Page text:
Prep by Curtis Sittenfeld is a coming-of-age-tale in which no coming-of-age seems to actually happen, a bittersweet tale of youthful angst without the sweetness, and a messy tale of first love and sexual awakening in which these seem mutually exclusive and misguided. Perhaps it is strange or unfair to begin a review through negations – after all, shouldn’t the novel exist on its own terms rather than be a round block shoved into the square holes of trope and genre? The thing is, though, the edges of trope and genre hover around Prep, never quite settling but never quite rejected or subverted either.
Narrated by Lee Fiora, a bright midwestern teenager seduced by a catalogue into applying for a scholarship to a, well, preppy prep school in the East (somewhere near Boston), Prep is heavy on atmosphere and light on plot. It doesn’t take Lee long to realise that her brains and application are not special among a school of people expecting with good reason to end up at Ivy League universities, or that she is something of a misfit among the children of diplomats, bankers and captains of industry. Lee folds in on herself; she learns the codes of her new society and hides her awkwardness and intensity from her effortlessly entitled and smoothly casual classmates, develops a crush on popular athlete Cross Sugarman (naturally), and becomes a sharp-eyed observer from the sidelines.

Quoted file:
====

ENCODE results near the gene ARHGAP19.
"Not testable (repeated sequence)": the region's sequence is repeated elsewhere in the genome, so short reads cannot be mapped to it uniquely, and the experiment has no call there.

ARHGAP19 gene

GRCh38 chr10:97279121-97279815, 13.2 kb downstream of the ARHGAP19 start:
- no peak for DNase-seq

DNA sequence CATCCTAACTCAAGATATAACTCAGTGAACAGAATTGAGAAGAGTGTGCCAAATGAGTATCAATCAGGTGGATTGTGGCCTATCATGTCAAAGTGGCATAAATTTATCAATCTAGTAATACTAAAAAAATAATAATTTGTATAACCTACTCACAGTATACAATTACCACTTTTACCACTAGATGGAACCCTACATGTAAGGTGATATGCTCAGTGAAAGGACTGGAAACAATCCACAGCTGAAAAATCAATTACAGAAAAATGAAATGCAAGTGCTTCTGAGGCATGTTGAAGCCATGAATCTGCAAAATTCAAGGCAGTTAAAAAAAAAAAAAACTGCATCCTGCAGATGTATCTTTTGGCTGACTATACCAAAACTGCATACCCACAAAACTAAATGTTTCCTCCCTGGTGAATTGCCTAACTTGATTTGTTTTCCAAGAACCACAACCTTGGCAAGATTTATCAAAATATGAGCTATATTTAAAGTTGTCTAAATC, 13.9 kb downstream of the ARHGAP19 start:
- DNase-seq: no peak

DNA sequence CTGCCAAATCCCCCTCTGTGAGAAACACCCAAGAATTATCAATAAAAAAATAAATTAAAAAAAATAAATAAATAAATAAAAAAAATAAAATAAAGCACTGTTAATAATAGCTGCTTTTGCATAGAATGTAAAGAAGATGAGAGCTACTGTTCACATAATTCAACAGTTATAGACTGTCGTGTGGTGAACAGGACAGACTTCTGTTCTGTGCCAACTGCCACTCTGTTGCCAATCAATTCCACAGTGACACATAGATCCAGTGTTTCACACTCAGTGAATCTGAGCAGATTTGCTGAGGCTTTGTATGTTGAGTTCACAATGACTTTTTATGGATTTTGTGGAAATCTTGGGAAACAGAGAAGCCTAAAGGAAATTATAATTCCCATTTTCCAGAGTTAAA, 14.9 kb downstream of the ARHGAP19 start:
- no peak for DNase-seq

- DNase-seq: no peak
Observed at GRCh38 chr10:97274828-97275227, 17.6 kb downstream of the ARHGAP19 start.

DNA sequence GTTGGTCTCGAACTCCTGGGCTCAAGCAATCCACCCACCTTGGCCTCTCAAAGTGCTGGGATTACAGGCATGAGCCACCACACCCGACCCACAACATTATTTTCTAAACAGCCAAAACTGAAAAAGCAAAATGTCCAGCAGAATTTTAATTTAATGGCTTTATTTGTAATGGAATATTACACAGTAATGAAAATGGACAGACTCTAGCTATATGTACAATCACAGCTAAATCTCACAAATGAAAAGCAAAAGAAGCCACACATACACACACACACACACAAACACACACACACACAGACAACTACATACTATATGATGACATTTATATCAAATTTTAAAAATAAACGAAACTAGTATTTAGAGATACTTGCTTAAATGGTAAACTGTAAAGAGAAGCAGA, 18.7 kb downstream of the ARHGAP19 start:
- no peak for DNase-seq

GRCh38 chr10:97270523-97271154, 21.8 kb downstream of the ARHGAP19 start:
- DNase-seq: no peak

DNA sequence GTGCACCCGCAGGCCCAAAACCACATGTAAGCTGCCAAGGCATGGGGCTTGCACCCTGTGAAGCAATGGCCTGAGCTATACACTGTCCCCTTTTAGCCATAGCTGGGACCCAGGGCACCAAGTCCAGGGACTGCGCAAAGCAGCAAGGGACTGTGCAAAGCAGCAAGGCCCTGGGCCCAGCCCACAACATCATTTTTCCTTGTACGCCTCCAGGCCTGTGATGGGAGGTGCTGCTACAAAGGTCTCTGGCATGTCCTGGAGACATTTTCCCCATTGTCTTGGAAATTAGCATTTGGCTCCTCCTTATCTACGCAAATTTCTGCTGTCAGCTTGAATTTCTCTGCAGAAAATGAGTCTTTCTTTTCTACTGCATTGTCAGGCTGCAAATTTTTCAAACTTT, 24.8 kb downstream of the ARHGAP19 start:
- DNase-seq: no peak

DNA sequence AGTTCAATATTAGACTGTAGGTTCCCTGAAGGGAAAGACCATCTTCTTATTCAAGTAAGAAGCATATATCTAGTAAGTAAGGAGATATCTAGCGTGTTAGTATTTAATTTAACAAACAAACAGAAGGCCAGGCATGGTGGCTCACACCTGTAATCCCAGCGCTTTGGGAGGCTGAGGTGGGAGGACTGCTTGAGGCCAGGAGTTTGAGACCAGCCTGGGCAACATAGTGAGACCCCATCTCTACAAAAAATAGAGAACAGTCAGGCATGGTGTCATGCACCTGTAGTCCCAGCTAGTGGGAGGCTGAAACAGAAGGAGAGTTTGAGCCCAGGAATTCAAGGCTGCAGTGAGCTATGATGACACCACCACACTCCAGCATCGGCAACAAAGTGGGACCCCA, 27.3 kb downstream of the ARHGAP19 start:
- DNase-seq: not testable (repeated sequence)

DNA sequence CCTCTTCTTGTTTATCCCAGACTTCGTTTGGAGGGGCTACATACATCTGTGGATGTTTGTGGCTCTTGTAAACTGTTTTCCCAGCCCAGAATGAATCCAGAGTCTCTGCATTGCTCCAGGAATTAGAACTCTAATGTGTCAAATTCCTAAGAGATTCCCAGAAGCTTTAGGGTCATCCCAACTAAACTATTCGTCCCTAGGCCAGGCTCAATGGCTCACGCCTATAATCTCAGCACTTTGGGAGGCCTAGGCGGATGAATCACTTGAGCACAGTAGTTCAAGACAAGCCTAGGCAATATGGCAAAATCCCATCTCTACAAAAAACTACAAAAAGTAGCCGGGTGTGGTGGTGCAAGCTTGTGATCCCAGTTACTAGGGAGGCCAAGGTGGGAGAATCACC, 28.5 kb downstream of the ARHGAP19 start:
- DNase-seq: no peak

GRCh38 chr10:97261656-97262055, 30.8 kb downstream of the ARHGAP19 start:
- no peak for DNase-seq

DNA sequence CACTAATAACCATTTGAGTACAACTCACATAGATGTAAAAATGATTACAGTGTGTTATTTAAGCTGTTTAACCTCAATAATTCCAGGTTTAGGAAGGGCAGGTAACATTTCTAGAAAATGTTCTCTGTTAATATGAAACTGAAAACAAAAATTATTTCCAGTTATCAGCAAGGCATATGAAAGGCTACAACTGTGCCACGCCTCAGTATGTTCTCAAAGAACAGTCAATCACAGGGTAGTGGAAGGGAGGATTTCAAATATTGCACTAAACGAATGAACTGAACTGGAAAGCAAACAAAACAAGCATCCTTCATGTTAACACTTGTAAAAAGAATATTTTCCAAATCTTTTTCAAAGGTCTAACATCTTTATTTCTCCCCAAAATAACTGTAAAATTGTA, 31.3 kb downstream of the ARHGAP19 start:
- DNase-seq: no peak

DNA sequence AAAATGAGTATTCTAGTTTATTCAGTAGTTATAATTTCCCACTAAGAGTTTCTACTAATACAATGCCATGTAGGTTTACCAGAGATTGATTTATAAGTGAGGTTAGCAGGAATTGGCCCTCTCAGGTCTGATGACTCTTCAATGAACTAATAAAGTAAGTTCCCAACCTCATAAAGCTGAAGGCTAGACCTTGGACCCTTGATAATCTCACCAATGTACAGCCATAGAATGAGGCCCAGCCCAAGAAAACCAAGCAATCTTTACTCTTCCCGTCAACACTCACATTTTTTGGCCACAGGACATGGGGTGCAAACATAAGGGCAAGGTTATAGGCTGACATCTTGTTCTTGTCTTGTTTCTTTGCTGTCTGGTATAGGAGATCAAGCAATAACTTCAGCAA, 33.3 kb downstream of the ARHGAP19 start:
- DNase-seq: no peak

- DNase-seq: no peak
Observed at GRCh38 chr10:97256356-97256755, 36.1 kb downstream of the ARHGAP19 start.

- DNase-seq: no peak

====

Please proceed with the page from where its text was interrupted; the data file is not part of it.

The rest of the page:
Much of the joy of this book is when Lee’s hawk-vision is focused on puncturing the motivations of others rather than dwelling on herself; Lee’s insecurities and introspection get a bit old. Sittenfeld does, however, capture the sense that teenagers (and some adults, *ahem*) have of getting lost inside their own heads and dreams, where the trivial is monumentally important and the important is often elided; occasional intrusions of someone else’s perspective serve to remind that the narrator is unreliable. The narrative is in overlapping vignettes rather than strictly linear progression – this adds to the dreamlike feel of the book; Ault seems a place apart from time, drifting unanchored somewhere off the East Coast on a sea of privilege and desire.
I could end by describing Prep in negatives; it’s like The Secret History without the murder, it’s like The Sense of an Ending but with girls in it, it’s like Gossip Girl without the soap opera, it’s like Dawson’s Creek but without Pacey. And yet it’s not a bad book; it’s mostly compelling, it’s enjoyably satirical at times, and Lee is mostly an endearingly muddled heroine. It could do with being about a quarter shorter, though.
“Do you like it here?” I asked. This was the problem with me – I didn’t know how to talk to people without asking them questions. Some people seemed to find me peculiar and some people were so happy to discuss themselves that they didn’t even notice, but either way, it made conversation draining. While the other person’s mouth moved, I’d try to think of the next thing to ask.” (14)
Sittenfeld, Curtis. Prep. New York: Random House, 2005.